GM also plans to leverage offsets or credits to achieve this goal where battery and fuel cell capability has not matured to the point of usability in heavy-duty vehicles such as the Chevrolet Silverado 2500HD.

The company plans to offer 30 all-electric vehicles globally by 2025 and 40 percent of the vehicles offered in the U.S. will be battery electric vehicles by the same time. GM recently announced that they are investing an additional $7 billion in electric and autonomous vehicles in the next five years, bringing the total up to $27 billion invested.

GM also plans to source 100 percent renewable energy to power its U.S. sites by 2030, and global sites by 2035. Movement toward this goal is already well underway in Tennessee.

In addition to applying the standards to GM's plants and vehicles, the company's carbon neutral commitment applies to suppliers. They are currently working to reduce the impact of its supply chain by supporting grids and utilities that are used to power electric vehicles. Traditionally, coal-powered plants provide the electricity required to charge BEVs. They are also leveraging power purchase agreements and green tariffs in areas where GM has facilities.

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General Motors and Lockheed Martin will design a prototype of a vehicle that's capable of traversing Mars.

Photo courtesy of General Motors

Toyota and Hyundai aren't the only automakers getting into the extra terrestrial mobility game. A new partnership between Lockheed Martin and General Motors will develop the next generation of lunar vehicles to transport astronauts to the surface of the Moon.

NASA's Artemis program has plans to send Americans back to the moon. Like the military did when they asked for an off-road-worthy transport vehicle for combat support use in the early 1940s, NASA is asking the automotive and aeronautics industry to develop a Lunar Terrain Vehicle (LTV) to enable astronauts to explore the lunar surface father than ever before. The Apollo rovers only ventured 4.7 miles.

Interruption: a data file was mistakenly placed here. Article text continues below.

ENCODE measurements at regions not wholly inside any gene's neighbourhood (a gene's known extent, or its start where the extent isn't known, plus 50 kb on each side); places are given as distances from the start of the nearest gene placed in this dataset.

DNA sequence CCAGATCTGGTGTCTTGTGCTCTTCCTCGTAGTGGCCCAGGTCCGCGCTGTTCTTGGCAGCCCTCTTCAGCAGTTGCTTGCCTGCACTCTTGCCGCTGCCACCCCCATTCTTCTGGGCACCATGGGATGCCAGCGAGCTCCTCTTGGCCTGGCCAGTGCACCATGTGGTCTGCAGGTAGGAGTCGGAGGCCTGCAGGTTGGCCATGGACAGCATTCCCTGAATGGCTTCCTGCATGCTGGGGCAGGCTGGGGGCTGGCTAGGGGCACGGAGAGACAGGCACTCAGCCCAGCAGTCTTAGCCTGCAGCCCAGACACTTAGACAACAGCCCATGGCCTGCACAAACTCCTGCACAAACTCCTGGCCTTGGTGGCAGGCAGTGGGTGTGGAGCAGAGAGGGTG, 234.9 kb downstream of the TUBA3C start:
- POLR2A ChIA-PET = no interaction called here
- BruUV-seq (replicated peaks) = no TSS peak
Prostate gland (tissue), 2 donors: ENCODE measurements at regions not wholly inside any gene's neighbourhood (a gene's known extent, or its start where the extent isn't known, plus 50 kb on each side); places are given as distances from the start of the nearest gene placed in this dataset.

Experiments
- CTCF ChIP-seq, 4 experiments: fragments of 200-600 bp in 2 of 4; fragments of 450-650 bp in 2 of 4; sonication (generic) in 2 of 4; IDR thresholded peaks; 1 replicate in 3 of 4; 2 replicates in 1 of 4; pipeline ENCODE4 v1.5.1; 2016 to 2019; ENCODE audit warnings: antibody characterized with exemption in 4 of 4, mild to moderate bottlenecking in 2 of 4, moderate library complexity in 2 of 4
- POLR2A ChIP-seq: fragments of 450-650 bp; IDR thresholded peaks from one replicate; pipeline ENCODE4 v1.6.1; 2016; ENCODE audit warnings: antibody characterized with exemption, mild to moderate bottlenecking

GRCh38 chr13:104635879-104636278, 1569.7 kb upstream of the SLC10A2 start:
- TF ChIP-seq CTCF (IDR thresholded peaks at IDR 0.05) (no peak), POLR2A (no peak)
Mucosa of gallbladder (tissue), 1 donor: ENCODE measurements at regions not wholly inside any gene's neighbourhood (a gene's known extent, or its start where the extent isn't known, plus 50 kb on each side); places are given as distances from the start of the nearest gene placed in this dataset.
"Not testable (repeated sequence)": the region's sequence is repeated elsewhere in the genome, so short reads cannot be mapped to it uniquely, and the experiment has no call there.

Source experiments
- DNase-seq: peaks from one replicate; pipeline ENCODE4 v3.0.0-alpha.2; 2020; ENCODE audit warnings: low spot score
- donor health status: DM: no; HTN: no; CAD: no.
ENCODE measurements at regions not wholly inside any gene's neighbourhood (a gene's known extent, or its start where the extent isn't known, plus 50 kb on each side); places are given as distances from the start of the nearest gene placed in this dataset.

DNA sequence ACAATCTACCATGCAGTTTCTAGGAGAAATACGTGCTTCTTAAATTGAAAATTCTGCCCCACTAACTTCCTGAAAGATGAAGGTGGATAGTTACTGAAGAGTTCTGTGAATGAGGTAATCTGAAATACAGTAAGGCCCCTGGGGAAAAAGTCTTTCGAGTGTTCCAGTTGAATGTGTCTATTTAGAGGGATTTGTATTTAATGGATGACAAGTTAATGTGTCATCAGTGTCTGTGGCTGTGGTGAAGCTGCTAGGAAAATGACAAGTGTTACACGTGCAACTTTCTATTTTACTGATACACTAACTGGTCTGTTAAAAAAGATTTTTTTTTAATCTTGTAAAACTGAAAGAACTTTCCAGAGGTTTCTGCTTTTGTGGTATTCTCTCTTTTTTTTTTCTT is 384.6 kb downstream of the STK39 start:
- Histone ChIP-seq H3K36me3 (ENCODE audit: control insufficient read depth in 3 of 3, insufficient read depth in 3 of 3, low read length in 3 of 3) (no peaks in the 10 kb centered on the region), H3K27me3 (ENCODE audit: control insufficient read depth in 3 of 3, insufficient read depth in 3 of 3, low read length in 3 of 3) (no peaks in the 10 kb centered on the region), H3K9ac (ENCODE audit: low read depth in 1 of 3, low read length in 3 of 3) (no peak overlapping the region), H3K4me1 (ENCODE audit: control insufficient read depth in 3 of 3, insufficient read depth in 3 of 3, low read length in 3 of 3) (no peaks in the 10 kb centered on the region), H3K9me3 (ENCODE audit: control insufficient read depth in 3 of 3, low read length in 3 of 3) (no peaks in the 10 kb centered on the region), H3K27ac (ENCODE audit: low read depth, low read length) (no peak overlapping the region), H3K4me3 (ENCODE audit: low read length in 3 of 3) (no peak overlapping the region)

Lockheed Martin brings a 50-year history of working with NASA on a variety of deep-space human and robotic spacecraft, such as NASA's Orion exploration-class spaceship for Artemis, to the table. The company's crafts and systems have been to every planet in the solar system.

Lockheed Martin General Motors Partner to Develop Next-Generation Lunar Rover www.youtube.com

"This alliance brings together powerhouse innovation from both companies to make a transformative class of vehicles," said Rick Ambrose, executive vice president, Lockheed Martin Space. "Surface mobility is critical to enable and sustain long-term exploration of the lunar surface. These next-generation rovers will dramatically extend the range of astronauts as they perform high-priority science investigation on the Moon that will ultimately impact humanity's understanding of our place in the solar system."

General Motors, which first worked with NASA during the Apollo missions and helped develop the Apollo Lunar Roving Vehicle (LRV), that was used on Apollo 15-17 missions, is bringing its electric battery and autonomous vehicle technology know-how to the partnership.